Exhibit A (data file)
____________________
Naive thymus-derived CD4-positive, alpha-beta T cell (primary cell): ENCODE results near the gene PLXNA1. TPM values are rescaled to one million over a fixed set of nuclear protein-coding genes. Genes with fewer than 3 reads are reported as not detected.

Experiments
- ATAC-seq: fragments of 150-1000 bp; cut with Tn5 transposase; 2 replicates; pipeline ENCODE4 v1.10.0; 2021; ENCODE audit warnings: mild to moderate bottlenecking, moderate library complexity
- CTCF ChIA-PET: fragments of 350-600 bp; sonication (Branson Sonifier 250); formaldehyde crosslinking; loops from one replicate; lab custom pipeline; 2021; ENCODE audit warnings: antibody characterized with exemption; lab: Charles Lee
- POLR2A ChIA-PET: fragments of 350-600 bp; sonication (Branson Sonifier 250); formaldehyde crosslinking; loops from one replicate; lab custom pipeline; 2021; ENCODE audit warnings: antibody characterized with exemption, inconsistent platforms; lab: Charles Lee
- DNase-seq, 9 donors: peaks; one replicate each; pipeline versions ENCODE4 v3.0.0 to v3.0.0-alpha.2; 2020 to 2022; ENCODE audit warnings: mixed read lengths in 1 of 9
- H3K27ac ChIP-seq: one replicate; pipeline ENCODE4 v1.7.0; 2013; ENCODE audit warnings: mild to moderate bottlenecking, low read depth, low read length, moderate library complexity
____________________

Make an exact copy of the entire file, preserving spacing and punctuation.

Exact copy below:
Naive thymus-derived CD4-positive, alpha-beta T cell (primary cell): ENCODE results near the gene PLXNA1. TPM values are rescaled to one million over a fixed set of nuclear protein-coding genes. Genes with fewer than 3 reads are reported as not detected.

Experiments
- ATAC-seq: fragments of 150-1000 bp; cut with Tn5 transposase; 2 replicates; pipeline ENCODE4 v1.10.0; 2021; ENCODE audit warnings: mild to moderate bottlenecking, moderate library complexity
- CTCF ChIA-PET: fragments of 350-600 bp; sonication (Branson Sonifier 250); formaldehyde crosslinking; loops from one replicate; lab custom pipeline; 2021; ENCODE audit warnings: antibody characterized with exemption; lab: Charles Lee
- POLR2A ChIA-PET: fragments of 350-600 bp; sonication (Branson Sonifier 250); formaldehyde crosslinking; loops from one replicate; lab custom pipeline; 2021; ENCODE audit warnings: antibody characterized with exemption, inconsistent platforms; lab: Charles Lee
- DNase-seq, 9 donors: peaks; one replicate each; pipeline versions ENCODE4 v3.0.0 to v3.0.0-alpha.2; 2020 to 2022; ENCODE audit warnings: mixed read lengths in 1 of 9
- H3K27ac ChIP-seq: one replicate; pipeline ENCODE4 v1.7.0; 2013; ENCODE audit warnings: mild to moderate bottlenecking, low read depth, low read length, moderate library complexity